Thus, there truly are no "innocents" living in this world. As a consequence of our parent's parents, going all the way back to Adam, we are all born into sin. "Behold, I was brought forth in iniquity, And in sin my mother conceived me" (Ps 51:5). The end result is that genetic abnormalities and congenital defects happen as a consequence of man's fallen nature and the corruption of what should have been God's perfect world. But how then does God's grace come into play? How is it that we can maintain that God was carefully watching over us in our mother's womb and yet acknowledge that serious birth defects often occur?

            The answer comes when we consider the wisdom and character of God. We are told that our human minds are incapable of fully comprehending the intricacies of God's plans for us. Rom says, "Oh, the depth of the riches both of the wisdom and knowledge of God! How unsearchable are His judgments and unfathomable His ways!" His divine character is one which truly delights in doing the "impossible", of proving that He is the Master of every situation. It is the awesome power and wisdom of God which can take the deformed, the "defective", even the irreparably "broken" dregs of humanity and transform them through the wonders of His love into people of spiritual depth and beauty.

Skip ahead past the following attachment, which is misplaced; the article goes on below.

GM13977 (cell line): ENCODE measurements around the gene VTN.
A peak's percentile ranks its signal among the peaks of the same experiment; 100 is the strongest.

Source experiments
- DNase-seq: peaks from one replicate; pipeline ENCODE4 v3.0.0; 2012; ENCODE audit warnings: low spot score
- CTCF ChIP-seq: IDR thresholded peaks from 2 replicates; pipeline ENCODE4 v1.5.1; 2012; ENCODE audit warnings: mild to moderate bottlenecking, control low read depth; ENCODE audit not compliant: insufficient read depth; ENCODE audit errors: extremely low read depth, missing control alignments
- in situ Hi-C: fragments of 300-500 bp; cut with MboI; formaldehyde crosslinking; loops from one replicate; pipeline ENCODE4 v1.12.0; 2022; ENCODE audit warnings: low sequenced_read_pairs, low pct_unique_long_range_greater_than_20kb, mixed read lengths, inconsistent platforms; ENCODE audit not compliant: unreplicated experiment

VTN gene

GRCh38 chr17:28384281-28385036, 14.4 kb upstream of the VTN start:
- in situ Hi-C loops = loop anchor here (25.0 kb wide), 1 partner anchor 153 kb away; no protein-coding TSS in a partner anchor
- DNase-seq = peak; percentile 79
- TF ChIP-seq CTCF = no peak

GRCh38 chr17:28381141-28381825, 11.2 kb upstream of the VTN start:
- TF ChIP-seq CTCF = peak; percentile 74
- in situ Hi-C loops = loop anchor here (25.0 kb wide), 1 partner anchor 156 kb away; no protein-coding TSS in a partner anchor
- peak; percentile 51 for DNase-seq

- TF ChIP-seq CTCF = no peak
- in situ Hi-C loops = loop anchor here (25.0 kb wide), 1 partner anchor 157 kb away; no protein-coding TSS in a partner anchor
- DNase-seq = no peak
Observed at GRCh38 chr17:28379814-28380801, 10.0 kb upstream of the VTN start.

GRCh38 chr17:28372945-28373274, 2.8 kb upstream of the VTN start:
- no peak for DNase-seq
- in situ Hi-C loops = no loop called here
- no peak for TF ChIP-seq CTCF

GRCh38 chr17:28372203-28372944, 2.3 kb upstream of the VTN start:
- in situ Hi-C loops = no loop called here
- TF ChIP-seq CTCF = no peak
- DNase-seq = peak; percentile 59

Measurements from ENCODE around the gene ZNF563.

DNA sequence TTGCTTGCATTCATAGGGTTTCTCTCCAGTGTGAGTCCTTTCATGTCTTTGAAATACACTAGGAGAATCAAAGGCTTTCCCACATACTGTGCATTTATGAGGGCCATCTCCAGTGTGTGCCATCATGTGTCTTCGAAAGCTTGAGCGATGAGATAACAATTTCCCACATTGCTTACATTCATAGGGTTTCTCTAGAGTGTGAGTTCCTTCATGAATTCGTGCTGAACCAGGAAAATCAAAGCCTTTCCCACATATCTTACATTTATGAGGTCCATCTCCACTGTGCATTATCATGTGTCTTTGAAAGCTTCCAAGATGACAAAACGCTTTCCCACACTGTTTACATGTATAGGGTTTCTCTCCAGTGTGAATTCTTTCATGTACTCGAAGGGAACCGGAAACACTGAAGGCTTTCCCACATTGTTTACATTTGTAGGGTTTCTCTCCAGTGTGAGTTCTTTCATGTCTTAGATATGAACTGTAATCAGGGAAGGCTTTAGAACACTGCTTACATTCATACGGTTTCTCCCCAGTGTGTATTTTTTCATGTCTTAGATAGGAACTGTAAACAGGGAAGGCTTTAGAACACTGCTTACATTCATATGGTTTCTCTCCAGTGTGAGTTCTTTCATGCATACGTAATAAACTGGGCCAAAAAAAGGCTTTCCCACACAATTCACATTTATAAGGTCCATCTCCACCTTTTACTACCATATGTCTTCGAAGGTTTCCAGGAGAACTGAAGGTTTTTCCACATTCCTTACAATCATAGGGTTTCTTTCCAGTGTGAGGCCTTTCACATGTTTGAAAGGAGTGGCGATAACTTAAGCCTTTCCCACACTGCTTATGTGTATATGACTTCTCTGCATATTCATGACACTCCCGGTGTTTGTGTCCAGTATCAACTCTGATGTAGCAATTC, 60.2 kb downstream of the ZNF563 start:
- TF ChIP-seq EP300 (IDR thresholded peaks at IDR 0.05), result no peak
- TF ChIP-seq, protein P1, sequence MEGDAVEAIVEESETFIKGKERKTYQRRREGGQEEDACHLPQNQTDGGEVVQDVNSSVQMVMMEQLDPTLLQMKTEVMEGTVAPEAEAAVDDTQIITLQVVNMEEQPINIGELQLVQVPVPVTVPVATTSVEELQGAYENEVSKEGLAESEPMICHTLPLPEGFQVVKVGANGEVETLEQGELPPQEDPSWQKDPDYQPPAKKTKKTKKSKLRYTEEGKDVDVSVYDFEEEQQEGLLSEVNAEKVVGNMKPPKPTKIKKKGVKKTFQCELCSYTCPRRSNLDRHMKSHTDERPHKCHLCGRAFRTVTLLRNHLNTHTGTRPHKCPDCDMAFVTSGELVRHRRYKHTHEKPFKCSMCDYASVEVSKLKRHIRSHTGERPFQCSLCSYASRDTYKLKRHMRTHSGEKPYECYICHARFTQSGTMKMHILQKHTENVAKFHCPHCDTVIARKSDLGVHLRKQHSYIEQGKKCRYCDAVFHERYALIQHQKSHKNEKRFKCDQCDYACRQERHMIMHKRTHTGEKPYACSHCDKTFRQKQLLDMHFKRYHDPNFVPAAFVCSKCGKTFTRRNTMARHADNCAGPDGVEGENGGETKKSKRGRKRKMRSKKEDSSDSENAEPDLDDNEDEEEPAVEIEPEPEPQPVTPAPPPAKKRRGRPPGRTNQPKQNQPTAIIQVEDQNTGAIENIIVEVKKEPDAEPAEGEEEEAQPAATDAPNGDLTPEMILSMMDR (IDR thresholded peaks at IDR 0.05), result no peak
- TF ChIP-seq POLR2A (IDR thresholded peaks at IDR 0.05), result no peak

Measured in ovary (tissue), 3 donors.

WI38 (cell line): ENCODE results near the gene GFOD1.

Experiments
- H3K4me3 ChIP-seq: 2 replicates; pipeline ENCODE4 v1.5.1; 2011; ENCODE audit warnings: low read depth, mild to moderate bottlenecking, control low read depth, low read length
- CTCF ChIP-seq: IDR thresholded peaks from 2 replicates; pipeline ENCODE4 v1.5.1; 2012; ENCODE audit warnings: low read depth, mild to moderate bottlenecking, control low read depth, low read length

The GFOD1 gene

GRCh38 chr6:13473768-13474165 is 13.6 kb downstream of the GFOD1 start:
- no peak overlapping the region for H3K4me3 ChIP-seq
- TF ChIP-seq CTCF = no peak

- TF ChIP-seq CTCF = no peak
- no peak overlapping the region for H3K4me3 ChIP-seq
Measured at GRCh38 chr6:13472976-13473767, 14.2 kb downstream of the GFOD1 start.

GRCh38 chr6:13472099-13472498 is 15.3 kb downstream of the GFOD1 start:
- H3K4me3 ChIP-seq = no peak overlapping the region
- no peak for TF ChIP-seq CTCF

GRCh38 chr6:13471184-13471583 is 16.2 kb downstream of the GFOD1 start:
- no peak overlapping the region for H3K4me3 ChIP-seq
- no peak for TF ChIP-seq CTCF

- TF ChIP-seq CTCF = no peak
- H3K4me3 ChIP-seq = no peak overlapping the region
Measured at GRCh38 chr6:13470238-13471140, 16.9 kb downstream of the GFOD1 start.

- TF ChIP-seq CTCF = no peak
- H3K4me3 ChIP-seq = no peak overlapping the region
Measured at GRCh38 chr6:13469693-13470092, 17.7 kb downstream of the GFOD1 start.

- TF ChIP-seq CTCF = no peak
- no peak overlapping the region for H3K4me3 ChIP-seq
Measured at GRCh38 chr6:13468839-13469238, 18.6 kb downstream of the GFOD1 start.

It is within this framework that we can conceptualize how God could allow such a terrible birth defect to occur, as in the example our baby. First, this deformity as we perceive it, does not "offend" God in the slightest. It is only in the shallowness of our own hearts and the superficiality of our perceptions that we find this baby's defect "offensive" to us. We only see the external, but "God looks upon the heart" (1 Sam 16:7). The only person in my patient's room who was displaying anything of the character of God that day was the mother. She was the one who could lovingly look beyond the obvious facial deformities and see the beauty of that baby's precious soul within. That was what moved me to tears and simultaneously rebuked me for my spiritual immaturity.